Court of Appeals of Texas, Thirteenth District, Corpus Christi-Edinburg
appeal from the 25th District Court of Gonzales County,
Chief Justice Valdez and Justices Rodriguez and Hinojosa
LETICIA HINOJOSA Justice
Steven Davis appeals his convictions for aggravated assault
with a deadly weapon, a second-degree felony, and assault
family violence, a third-degree felony. See Tex. Penal Code Ann.
§§ 22.01, .02 (West, Westlaw through 2015 R.S.).
convictions were enhanced by appellant's status as a
habitual felony offender. See id. § 12.42(d)
(West, Westlaw through 2015 R.S.). A jury returned a guilty
verdict on both counts and assessed punishment of concurrent
terms of sixty years' imprisonment in the Texas
Department of Criminal Justice-Institutional Division. By
three issues, appellant argues: (1) there is insufficient
evidence that the appellant and the complainant were members
of the same household; (2) there is insufficient evidence
that appellant used or exhibited a deadly weapon; and (3)
appellant's trial counsel was ineffective. We conclude
that cellmates in a jail are not members of the same
household under the assault family violence statute and that
there is legally insufficient evidence that appellant's
hands were used as a deadly weapon. Therefore, we reverse and
remand to the trial court to reform the judgment to reflect a
single conviction for assault causing bodily injury and to
conduct a new punishment hearing.
case arises out of a physical altercation between appellant
and Vernon Pullin, appellant's cellmate. A grand jury
returned an indictment alleging that appellant had committed
aggravated assault by causing bodily injury to Pullin, while
exhibiting or using a deadly weapon; "to-wit,
hand(s)." Under a second
count, the indictment alleged appellant committed assault
family violence against Pullin, "a member of
[appellant's] household, " and appellant was
previously convicted of an assault involving family violence.
following evidence was adduced at trial. Appellant and Pullin
shared a Gonzalez County jail cell. Jailers removed the
television from their cell due to Pullin's verbal abuse
of jail staff. Appellant complained to the staff that it was
unfair for him to be punished for Pullin's actions.
Appellant asked Officer Corey Fonseca to remove him from the
cell or "problems . . . would occur." He also
informed Corporal Gracie Rodella that if the staff did not
remove Pullin, appellant would "handle it himself."
Neither Pullin nor appellant was removed, but Corporal
Rodella instructed Officer Fonseca to monitor the cell.
Sometime later, Pullin knocked on the window of the cell and
asked to be removed, but his request was again denied. After
Pullin attempted to alert jail staff a second time, Officer
Fonseca opened the curtain to the cell and observed appellant
strike Pullin in the back of the head with his fist causing
Pullin's head to hit the ledge of the window. Officer
Fonseca observed appellant "throw a few punches"
to Pullin's face and chest area while Pullin
"cover[ed] up" in a defensive position. Officer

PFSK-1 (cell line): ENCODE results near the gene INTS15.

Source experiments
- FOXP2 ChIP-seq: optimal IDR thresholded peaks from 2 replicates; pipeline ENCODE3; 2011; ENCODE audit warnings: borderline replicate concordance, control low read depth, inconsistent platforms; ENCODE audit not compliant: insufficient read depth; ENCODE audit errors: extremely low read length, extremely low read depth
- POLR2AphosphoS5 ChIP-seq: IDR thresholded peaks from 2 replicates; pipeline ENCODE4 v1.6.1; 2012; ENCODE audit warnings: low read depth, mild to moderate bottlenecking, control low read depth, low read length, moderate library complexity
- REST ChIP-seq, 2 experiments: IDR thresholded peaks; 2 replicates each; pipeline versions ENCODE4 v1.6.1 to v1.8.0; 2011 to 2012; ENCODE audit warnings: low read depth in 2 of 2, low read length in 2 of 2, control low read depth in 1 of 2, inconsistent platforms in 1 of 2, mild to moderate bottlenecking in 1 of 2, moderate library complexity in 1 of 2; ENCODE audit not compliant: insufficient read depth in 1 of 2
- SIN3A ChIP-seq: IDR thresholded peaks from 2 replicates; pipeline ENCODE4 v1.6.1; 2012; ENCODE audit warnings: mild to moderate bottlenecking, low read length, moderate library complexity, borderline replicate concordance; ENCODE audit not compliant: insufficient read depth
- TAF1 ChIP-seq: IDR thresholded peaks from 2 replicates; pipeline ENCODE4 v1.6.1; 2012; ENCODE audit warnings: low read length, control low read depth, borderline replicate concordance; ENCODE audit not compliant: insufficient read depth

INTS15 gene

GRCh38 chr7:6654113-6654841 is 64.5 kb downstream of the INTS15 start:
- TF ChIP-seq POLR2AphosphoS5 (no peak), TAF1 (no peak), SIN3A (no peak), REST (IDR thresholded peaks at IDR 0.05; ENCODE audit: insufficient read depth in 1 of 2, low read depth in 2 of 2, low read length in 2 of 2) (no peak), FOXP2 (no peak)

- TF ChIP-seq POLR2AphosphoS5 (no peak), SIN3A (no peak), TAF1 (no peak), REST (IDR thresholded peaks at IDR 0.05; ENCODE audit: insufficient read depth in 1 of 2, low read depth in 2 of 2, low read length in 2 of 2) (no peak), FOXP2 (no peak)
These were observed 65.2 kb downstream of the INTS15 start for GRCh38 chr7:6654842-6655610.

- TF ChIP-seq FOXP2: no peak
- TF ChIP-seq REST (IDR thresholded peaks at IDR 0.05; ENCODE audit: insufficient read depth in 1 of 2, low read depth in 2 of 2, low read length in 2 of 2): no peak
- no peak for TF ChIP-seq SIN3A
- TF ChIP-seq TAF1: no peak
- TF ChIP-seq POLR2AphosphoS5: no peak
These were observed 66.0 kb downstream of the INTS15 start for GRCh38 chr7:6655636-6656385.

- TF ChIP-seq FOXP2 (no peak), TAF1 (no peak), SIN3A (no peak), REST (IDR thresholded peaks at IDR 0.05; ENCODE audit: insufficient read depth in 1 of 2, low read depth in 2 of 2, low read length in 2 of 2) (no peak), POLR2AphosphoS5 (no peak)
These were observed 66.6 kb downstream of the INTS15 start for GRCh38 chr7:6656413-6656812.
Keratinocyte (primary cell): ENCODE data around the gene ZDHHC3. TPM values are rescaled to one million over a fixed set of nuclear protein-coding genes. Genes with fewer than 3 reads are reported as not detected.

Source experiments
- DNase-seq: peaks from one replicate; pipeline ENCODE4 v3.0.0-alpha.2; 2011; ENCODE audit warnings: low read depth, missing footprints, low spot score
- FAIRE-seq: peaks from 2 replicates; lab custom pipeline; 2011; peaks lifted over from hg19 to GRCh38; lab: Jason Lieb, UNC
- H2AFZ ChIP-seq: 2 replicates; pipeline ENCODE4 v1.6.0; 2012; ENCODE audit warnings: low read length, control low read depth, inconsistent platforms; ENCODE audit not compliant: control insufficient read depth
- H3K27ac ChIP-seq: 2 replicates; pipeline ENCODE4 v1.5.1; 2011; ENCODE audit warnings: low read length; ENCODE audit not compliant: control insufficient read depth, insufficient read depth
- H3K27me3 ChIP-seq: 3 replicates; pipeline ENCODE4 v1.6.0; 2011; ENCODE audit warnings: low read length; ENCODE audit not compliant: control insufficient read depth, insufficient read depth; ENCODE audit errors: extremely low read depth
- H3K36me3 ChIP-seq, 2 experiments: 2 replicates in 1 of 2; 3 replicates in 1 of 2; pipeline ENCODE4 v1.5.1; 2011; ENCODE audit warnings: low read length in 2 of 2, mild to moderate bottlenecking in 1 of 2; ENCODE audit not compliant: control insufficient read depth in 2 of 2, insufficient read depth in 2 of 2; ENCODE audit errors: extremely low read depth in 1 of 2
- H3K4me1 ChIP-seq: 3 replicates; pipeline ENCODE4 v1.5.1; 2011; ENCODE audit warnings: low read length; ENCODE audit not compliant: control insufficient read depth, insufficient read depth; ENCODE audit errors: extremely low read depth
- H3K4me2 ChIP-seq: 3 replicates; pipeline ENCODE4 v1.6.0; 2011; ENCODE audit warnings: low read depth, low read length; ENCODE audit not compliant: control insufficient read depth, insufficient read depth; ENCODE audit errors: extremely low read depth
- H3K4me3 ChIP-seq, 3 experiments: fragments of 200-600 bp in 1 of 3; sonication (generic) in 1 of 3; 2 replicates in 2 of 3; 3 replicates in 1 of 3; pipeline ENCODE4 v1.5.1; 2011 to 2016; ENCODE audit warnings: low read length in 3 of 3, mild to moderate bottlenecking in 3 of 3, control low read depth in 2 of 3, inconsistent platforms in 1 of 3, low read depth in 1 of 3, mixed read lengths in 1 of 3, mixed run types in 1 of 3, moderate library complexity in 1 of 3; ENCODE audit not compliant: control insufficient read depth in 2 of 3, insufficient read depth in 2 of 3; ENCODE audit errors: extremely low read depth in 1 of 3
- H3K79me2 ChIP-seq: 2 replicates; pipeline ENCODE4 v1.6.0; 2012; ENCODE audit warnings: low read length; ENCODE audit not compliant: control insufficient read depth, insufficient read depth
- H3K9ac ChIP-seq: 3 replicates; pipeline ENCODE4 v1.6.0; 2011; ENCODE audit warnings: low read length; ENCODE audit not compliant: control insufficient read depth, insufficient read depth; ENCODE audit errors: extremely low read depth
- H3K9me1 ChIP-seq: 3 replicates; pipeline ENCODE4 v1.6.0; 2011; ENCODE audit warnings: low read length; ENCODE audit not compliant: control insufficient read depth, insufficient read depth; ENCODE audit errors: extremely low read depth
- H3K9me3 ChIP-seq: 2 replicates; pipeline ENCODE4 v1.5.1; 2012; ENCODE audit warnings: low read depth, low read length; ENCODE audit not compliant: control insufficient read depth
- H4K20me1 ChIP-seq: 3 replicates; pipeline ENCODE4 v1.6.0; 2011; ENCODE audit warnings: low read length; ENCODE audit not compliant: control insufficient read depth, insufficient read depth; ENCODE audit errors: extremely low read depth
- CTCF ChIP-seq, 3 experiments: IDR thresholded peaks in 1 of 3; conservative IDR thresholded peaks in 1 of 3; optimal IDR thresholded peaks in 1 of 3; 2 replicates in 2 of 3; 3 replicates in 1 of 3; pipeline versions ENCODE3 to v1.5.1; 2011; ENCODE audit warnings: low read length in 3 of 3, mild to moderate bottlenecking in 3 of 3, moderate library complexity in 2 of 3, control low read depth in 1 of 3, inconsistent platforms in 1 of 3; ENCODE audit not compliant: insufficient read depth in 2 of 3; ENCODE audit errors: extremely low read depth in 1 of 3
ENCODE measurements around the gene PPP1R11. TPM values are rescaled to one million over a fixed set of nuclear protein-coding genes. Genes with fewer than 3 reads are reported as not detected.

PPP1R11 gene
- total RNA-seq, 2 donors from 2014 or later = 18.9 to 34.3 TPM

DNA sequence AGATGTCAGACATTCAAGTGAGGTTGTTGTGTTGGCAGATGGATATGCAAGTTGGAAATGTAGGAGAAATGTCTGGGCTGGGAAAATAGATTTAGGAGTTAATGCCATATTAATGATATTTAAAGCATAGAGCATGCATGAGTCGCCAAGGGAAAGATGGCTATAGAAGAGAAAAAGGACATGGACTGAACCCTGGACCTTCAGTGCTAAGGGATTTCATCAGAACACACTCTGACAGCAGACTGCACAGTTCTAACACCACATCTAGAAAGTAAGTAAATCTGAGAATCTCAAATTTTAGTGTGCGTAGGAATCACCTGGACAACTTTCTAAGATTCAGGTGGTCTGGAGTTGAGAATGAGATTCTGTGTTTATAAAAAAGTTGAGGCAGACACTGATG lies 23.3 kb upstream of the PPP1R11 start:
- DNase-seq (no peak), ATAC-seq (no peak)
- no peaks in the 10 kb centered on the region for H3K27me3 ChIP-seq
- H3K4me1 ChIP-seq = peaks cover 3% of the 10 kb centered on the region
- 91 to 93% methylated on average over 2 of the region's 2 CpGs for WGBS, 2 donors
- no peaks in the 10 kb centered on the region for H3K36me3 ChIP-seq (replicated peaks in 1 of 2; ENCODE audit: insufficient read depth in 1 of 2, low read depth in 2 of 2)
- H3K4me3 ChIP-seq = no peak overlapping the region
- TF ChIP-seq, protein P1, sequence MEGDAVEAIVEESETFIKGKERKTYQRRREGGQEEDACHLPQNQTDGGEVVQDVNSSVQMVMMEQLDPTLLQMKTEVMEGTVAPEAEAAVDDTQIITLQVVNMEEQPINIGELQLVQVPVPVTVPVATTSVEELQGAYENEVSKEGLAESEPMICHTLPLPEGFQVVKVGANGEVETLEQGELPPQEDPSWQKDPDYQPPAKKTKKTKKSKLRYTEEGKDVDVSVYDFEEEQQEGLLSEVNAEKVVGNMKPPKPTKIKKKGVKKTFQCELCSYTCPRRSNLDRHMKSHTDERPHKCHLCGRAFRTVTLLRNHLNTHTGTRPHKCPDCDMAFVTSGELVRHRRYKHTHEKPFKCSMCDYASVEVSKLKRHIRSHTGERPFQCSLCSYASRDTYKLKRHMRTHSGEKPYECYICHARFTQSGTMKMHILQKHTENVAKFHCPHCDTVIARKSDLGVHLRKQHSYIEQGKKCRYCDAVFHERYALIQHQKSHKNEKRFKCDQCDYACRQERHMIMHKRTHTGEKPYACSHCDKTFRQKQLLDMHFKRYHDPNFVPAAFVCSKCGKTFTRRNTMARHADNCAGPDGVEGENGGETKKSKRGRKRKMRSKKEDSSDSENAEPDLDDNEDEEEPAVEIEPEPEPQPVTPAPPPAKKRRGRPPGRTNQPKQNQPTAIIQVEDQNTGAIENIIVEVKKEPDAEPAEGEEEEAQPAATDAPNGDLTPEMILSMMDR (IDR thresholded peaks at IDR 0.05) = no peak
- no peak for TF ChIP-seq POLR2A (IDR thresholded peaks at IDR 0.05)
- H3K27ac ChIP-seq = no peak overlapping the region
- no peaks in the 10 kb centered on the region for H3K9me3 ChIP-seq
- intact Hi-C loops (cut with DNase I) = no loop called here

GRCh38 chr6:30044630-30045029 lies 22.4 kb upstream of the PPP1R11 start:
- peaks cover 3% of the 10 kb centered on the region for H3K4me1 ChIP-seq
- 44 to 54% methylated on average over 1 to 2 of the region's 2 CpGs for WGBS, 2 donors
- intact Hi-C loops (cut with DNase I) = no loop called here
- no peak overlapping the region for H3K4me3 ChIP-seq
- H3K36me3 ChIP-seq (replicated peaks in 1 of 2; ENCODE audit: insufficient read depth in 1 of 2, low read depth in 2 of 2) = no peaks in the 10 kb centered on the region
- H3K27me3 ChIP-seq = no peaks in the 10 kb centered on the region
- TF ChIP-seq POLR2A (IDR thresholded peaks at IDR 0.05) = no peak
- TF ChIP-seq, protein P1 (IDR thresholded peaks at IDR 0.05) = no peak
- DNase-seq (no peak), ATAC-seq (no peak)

Fonseca called for backup and then entered the cell with
Corporal Rodella and Officer Devon Taylor. The officers
observed appellant hitting Pullin, whose hands were in front
of his face in a defensive position.
backed away when the officers entered, and they were able to
remove Pullin from the cell. A jailer later transported
Pullin to the hospital where he received stitches to treat a
laceration to his nose. Pullin also suffered bruising to his
left temple and a black eye.
testified that, prior to the altercation, appellant stated he
"wasn't going to pay for someone else's
problems" and he was going to "whoop [Pullin's]
ass." On the morning of the assault, appellant told
Pullin "you better get up, fat boy, it's time to
fight[.]" Pullin explained that he was trying to get
Officer Fonseca's attention when he "felt
[appellant] rush up behind [him], and . . . hit [him] in the
back of the head[.]" Pullin explained, "I turned
around and started to defend myself. . . . I kicked him off
of me a couple times and just kept on . . . pushing him away
from me as he kept on continuing to hit me." Pullin
recalled that appellant hit him "a couple more
times" on the head. Pullin stated he suffered bruises on
his face and a laceration to his nose when it struck the
ledge of the cell window. Pullin said he still has a scar on
his nose and experiences numbness on parts of his head. The
trial court admitted photographs depicting the injuries to
Pullin's face and head. A hospital nurse testified that
Pullin received stitches to treat the laceration on his nose
and that Pullin also suffered a contusion to his temple.
to medical records, Pullin was discharged less than an hour
after arriving at the emergency room. When examined, Pullin
was alert, oriented to person, place, and time, and
cooperative. Pullin received stitches for a two-and-one-half
centimeter laceration to his nose. The injury was further
treated with Neosporin and an adhesive bandage. Upon
discharge, Pullin received instructions to take Tylenol every
four hours as needed for pain, apply a topical antibiotic,
and follow up with a physician in one week to have the
testified that the physical confrontation began before Pullin
approached the cell window. Appellant stated Pullin
aggravated him, and he asked Pullin "how are we going to
take care of the matter?" According to appellant, the
two then "engaged in a one-on-one battle."
Appellant claimed Pullin tried to kick him and "rastled
[him] down." Appellant further claimed that he fell to
the ground, and that Pullin stomped on his hand. Appellant
maintained that Pullin attempted to get the attention of a
corrections officer only after Pullin "started to lose